A Napoleon III style , large, rounded vase with a straight neck and raised decoration of mannerist-inspired naiads and cherubs dancing, encircled by continuous garlands of orange-colored flowers, and flanked by two protruding handles sculpted into heads of grotesques. This enameled ceramic vase features a beautiful mauve varnish that fades into an off-white cream color in the center, as well as barbotine, a creamy mixture of kaolin clay used to ornament pottery, particularly in the late-1800's.
Signed “TH. DECK” under the foot and “J. Chéret” on the body, beneath the barbotine figures.
Deck and Chéret Collaboration:
Théodore Deck and Joseph Chéret worked together several times, particularly to create vases, pot holders, different types of cups, and faience centerpieces. Most of the time, the barbotine figures and ornaments sculpted by Chéret adorn the vase or cup created by Deck. In 1887, they worked together at the manufacture nationale de Sèvres, one of the principal European porcelain factories. Deck was the director of the factory, and Chéret the director of artistic works.
Joseph-Théodore Deck (1823-1891) was a French potter from Alsace. In 1856, he founded his own atelier in Paris, where he created his famous turquoise color, bleu de Deck, in 1861. His pottery was inspired by Persian ceramics and Italien maiolica. He had personal, diverse interpretations of old and new techniques and styles. During the 1870's, he participated in the expansion of Japonism . From 1887 to 1891, he ended his career as the director of the manufacture nationale de Sèvres, where he developed a new kind of soft-paste porcelain suitable for making reproductions of the factory's 18th-century styles. He also introduced rich, monochrome glazes. Deck collaborated with many artists, including painters such as Raphaël Collin and Eléonore Escallier, as well as sculptors, like Joseph Chéret.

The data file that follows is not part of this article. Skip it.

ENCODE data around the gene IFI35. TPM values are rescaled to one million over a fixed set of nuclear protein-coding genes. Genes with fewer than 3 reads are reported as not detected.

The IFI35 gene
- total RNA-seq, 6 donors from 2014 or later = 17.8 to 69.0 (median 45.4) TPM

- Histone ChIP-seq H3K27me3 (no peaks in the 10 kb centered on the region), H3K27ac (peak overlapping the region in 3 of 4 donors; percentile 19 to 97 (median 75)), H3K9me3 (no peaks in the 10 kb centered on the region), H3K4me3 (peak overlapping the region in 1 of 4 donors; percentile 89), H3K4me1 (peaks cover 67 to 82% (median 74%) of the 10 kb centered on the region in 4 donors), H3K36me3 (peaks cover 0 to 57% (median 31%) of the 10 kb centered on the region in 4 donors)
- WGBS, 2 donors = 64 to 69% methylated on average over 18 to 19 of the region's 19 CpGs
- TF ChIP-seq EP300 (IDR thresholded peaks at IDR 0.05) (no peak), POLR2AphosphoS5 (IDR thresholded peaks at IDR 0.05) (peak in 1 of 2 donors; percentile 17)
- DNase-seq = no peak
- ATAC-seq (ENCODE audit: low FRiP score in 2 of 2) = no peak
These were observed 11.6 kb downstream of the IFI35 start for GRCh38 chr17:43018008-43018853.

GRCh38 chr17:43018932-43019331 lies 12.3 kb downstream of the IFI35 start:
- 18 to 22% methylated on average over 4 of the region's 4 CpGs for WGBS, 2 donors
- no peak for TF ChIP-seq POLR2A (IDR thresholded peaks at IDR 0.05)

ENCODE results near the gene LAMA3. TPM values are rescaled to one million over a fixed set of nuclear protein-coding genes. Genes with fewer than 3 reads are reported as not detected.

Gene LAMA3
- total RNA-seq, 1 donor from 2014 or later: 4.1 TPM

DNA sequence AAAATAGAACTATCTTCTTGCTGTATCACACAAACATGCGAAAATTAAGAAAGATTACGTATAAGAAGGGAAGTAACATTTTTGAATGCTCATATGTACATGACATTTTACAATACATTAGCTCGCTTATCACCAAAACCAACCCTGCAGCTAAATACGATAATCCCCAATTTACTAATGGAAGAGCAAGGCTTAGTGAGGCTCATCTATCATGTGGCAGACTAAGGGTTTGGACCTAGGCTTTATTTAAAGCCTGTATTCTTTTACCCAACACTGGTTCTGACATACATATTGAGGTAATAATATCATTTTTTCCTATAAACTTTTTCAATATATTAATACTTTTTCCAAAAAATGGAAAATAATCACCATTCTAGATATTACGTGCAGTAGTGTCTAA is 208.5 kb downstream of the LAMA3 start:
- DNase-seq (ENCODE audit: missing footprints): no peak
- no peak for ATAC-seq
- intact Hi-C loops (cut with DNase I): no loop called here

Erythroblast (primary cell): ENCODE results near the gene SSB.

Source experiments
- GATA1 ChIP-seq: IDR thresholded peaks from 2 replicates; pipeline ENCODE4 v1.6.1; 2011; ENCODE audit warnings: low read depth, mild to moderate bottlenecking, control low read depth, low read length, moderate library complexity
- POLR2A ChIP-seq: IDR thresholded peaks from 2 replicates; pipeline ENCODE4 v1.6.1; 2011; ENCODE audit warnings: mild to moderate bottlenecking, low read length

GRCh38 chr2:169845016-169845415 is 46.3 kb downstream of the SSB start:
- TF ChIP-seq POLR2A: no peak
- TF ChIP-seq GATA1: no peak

Joseph Gustave Chéret (1838-1894) was a Parisian sculptor, the younger brother of well-known poster painter Jules Chéret. He was an apprentice of Vallois and Carrier-Belleuse, whose daughter he married. He became and renowned artist at the Salon during the 1880's. When his father-in-law passed away in 1887, he succeeded him as director of artistic works at the Sèvres factory. In 1891, he participated in an exhibition at the Société Nationale des Beaux-Arts (National Society of Fine Arts), where he became a member three years later. In 1894, he was also made a Chevalier of the Légion d'Honneur, the highest distinction in France.
Joseph Chéret sculpted statuettes, groups, vases, and pot holders, adorning them with figures, scenes, and motifs. He collaborated with renowned manufacturers such as Christofle metalwork, but also with successful artists like Louis Royer and Théodore Deck.